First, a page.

I was in this pub the other day, early in the evening, having a quick one before a nerve-racking interview with a publisher, when the man at the next table turned to me and said: "I could tell you a tale."
"If what?" I said.
"If what what?" he said.
"You used a conditional," I said. "One of the arbiters of the English language, like John Humphrys, would say that after a conditional you have to have another clause beginning with 'if'. 'I could tell you a tale if...'"
"If you buy me a drink," he said.
There was something about the man that appealed to me. Maybe it was a slight swagger. Maybe it was his ready way with an "if" clause. Maybe it was the fact that nobody has offered to tell me a tale for many years, if ever. Maybe it was his tarred pigtail, ear-rings and the parrot on his shoulder. So I got him a drink, and prepared to listen.
"I wouldn't set too much store by John Humphrys if I were you, cully," he said. "I heard him talking to John Prescott on the radio this morning and he said, with regard to Blunkett, 'Won't you find it difficult working in the Cabinet with someone whom you know has been saying these things about you?'"
"Did he really?" I said.
"Yes, he did," he said. "Used 'whom' when it should have been 'who'. Thought it was accusative. It was nominative."
"Was that the tale?" I said. "Hardly worth a pint."
He clutched his pint pot.
"Get your mitts off my beer," he said. "No, I shall tell you a tale of daring, of courage, of treachery and ultimate banality. Do you remember the Beaujolais Nouveau Race?"
This startled me. There was a time when it was a huge annual occurrence. The Daily Mail offered large amounts of money to competitors who brought in the first shipments. They came by plane, motor bike, helicopter and water ski. No, not water ski. You can't tow a case of wine behind water skis. But everything else. Then it all died the death and went out of fashion like Biba, feng shui and cuisine minceur. Nobody remembers the Beaujolais Nouveau Race any more.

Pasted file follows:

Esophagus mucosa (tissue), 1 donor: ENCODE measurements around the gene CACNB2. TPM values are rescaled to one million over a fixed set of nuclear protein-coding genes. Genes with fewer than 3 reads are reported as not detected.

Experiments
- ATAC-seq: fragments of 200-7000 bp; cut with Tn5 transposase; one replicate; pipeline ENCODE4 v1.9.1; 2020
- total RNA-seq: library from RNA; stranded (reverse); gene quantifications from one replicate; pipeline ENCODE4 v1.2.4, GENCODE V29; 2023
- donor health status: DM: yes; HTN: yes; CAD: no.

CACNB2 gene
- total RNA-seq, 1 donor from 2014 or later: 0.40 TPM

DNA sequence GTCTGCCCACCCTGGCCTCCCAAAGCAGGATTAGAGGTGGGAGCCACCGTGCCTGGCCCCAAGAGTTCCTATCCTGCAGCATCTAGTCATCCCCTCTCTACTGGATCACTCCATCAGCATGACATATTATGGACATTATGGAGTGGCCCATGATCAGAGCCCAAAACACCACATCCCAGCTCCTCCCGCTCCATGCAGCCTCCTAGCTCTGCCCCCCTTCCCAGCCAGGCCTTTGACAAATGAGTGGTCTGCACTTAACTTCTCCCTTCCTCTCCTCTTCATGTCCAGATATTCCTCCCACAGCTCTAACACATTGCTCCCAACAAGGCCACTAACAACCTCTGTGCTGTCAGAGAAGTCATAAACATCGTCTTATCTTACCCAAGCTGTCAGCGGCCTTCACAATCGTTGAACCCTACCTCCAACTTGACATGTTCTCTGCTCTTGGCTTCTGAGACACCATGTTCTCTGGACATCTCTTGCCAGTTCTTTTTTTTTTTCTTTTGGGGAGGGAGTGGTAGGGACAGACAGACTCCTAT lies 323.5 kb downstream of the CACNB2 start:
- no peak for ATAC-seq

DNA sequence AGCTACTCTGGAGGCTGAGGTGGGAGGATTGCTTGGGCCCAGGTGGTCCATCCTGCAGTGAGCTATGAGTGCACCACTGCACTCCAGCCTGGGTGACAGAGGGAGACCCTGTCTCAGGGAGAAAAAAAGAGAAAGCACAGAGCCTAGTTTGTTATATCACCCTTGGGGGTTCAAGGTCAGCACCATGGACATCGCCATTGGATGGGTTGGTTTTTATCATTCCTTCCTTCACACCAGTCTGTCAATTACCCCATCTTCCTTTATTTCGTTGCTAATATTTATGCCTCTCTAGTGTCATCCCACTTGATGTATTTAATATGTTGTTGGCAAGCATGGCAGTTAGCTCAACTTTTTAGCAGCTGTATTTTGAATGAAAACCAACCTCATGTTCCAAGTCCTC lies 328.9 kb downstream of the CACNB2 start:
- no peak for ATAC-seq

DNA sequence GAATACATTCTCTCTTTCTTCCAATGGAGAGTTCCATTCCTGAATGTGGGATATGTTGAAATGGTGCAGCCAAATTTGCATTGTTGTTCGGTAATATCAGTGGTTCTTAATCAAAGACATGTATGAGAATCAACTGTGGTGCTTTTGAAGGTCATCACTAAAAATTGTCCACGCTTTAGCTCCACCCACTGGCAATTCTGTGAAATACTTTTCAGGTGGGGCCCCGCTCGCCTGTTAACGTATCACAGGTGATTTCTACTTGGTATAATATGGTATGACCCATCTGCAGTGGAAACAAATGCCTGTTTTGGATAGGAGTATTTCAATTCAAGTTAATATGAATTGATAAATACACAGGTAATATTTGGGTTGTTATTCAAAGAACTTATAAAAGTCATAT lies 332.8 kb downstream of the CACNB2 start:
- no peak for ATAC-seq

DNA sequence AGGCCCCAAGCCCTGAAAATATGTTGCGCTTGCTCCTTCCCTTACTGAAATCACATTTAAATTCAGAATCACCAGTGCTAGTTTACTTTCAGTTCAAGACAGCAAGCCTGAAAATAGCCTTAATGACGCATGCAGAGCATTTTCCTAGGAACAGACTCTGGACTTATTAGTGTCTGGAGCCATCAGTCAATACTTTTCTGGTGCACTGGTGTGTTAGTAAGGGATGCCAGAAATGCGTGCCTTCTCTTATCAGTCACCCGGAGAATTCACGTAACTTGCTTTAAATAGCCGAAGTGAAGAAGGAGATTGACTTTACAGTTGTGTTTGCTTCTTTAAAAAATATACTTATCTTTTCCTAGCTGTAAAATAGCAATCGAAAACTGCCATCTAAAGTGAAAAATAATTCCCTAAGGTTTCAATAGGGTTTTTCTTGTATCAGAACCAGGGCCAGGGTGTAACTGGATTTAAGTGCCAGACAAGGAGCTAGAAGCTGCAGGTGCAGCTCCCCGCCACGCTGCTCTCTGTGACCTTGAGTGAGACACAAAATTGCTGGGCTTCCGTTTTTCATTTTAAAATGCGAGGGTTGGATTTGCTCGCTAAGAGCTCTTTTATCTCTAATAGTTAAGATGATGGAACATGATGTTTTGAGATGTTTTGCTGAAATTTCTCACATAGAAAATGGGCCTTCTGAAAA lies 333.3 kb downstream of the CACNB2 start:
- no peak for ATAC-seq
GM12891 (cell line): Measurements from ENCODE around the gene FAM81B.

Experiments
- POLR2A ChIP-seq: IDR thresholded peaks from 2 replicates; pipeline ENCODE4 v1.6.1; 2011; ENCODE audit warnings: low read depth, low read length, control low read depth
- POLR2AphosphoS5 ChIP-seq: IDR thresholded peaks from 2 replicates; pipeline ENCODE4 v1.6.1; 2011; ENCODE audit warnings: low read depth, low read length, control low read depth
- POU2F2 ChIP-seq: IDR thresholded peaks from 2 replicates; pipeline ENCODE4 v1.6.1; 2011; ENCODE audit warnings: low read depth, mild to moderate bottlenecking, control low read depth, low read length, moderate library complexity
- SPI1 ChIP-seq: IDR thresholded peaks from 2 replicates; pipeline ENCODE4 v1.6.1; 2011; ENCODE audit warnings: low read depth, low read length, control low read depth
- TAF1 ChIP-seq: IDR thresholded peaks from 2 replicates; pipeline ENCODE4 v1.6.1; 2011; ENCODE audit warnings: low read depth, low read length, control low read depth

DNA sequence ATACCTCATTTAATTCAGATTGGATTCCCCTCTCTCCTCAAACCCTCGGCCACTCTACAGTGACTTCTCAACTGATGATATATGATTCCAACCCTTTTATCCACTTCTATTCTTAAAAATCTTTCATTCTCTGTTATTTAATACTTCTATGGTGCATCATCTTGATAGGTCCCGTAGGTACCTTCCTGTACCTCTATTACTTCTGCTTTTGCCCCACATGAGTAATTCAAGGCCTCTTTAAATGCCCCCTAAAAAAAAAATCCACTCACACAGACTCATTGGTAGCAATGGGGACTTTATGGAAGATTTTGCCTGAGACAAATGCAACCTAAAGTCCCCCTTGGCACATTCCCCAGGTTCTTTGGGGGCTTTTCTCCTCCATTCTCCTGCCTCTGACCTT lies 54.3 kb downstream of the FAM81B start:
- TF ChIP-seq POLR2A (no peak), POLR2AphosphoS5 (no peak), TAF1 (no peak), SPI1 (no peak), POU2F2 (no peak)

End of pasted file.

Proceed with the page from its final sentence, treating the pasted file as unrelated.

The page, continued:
"Were you in it?" I asked.
"No, I was in the Vieux Beaujolais Race." His eyes went dull for a moment.
"Vieux Beaujolais?" I said. "I don't remember..."
"Beaujolais Nouveau is best drunk young, so you had to get it over the Channel fast. But the finest Beaujolais is best drunk old, so the winner of the Vieux Beaujolais Race was the one to arrive last. Giving the wine time to mature en route. Understand?"
I was beginning to.
"I went in for the Vieux Beaujolais Race in 1985," he said. "Took two dozen cases. Set off from Beaujolais for Turkey."
"Anywhere that would slow me down. Didn't want to take a direct route. In Turkey I got involved in politics."
"Put in prison?" I said.
"Not at all," he said, surprised. "I became mayor of a small Turkish town. Did very well. Put in main drainage. Got the buses sorted out. Then went on to Israel, Iran and India."
"Just places beginning with I?"
"Precisely. I finally ended up in Indianapolis, where I fell in love with a defrocked TV newsreader, and we went through a form of marriage."
"What form of marriage?"
He thought about it.
"Insufficient," he said. "And now, to cut a long story short, here I am, home again. Luckily I have still got a case of the old Beaujolais left, so I went to the race headquarters and claimed my prize. Last home, after 19 years! Bound to be the winner."
"And were you?"
"They'd already given the prize away," he said, bitterly. "To a chap who turned up in 1997. Thought there couldn't be anyone else still racing. They were sorry and all that, but said they couldn't wait any longer. So I had wasted 19 years of my life!"
I bought him another drink. It was the least I could do. As I left the pub, I heard him say to a newcomer: "I could tell you a tale..."
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